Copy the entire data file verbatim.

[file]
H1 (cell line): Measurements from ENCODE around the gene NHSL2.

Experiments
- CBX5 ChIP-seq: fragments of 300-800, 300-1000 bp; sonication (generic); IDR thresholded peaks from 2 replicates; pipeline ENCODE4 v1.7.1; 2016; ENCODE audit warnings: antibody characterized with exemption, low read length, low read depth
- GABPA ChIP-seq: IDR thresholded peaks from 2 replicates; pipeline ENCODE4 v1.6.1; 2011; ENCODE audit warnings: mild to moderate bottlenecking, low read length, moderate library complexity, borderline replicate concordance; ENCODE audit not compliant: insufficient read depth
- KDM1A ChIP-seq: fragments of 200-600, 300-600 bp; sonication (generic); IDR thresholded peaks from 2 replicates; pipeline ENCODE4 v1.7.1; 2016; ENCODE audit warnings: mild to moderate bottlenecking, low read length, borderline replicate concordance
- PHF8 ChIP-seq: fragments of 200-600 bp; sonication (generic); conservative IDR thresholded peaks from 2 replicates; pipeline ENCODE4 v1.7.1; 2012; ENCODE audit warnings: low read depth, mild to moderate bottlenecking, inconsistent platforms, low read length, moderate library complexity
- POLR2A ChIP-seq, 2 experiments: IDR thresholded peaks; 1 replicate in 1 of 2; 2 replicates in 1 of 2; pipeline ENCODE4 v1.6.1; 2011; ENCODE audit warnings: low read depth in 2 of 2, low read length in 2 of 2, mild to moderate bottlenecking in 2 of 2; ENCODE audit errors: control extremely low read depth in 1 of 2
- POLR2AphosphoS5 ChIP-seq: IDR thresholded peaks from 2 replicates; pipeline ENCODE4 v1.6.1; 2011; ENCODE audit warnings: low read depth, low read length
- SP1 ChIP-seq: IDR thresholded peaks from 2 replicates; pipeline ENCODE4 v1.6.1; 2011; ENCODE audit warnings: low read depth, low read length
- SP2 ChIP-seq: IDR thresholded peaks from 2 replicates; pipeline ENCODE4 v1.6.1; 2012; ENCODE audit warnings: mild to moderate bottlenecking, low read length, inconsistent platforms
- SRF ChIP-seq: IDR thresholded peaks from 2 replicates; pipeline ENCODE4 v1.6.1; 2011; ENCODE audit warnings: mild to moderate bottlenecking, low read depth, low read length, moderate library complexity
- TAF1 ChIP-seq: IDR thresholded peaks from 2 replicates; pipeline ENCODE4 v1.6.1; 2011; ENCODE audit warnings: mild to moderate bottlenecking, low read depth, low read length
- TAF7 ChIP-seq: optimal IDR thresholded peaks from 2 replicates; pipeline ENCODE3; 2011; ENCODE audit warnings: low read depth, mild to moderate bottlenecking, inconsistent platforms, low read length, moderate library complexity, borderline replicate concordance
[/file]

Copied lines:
H1 (cell line): Measurements from ENCODE around the gene NHSL2.

Experiments
- CBX5 ChIP-seq: fragments of 300-800, 300-1000 bp; sonication (generic); IDR thresholded peaks from 2 replicates; pipeline ENCODE4 v1.7.1; 2016; ENCODE audit warnings: antibody characterized with exemption, low read length, low read depth
- GABPA ChIP-seq: IDR thresholded peaks from 2 replicates; pipeline ENCODE4 v1.6.1; 2011; ENCODE audit warnings: mild to moderate bottlenecking, low read length, moderate library complexity, borderline replicate concordance; ENCODE audit not compliant: insufficient read depth
- KDM1A ChIP-seq: fragments of 200-600, 300-600 bp; sonication (generic); IDR thresholded peaks from 2 replicates; pipeline ENCODE4 v1.7.1; 2016; ENCODE audit warnings: mild to moderate bottlenecking, low read length, borderline replicate concordance
- PHF8 ChIP-seq: fragments of 200-600 bp; sonication (generic); conservative IDR thresholded peaks from 2 replicates; pipeline ENCODE4 v1.7.1; 2012; ENCODE audit warnings: low read depth, mild to moderate bottlenecking, inconsistent platforms, low read length, moderate library complexity
- POLR2A ChIP-seq, 2 experiments: IDR thresholded peaks; 1 replicate in 1 of 2; 2 replicates in 1 of 2; pipeline ENCODE4 v1.6.1; 2011; ENCODE audit warnings: low read depth in 2 of 2, low read length in 2 of 2, mild to moderate bottlenecking in 2 of 2; ENCODE audit errors: control extremely low read depth in 1 of 2
- POLR2AphosphoS5 ChIP-seq: IDR thresholded peaks from 2 replicates; pipeline ENCODE4 v1.6.1; 2011; ENCODE audit warnings: low read depth, low read length
- SP1 ChIP-seq: IDR thresholded peaks from 2 replicates; pipeline ENCODE4 v1.6.1; 2011; ENCODE audit warnings: low read depth, low read length
- SP2 ChIP-seq: IDR thresholded peaks from 2 replicates; pipeline ENCODE4 v1.6.1; 2012; ENCODE audit warnings: mild to moderate bottlenecking, low read length, inconsistent platforms
- SRF ChIP-seq: IDR thresholded peaks from 2 replicates; pipeline ENCODE4 v1.6.1; 2011; ENCODE audit warnings: mild to moderate bottlenecking, low read depth, low read length, moderate library complexity
- TAF1 ChIP-seq: IDR thresholded peaks from 2 replicates; pipeline ENCODE4 v1.6.1; 2011; ENCODE audit warnings: mild to moderate bottlenecking, low read depth, low read length
- TAF7 ChIP-seq: optimal IDR thresholded peaks from 2 replicates; pipeline ENCODE3; 2011; ENCODE audit warnings: low read depth, mild to moderate bottlenecking, inconsistent platforms, low read length, moderate library complexity, borderline replicate concordance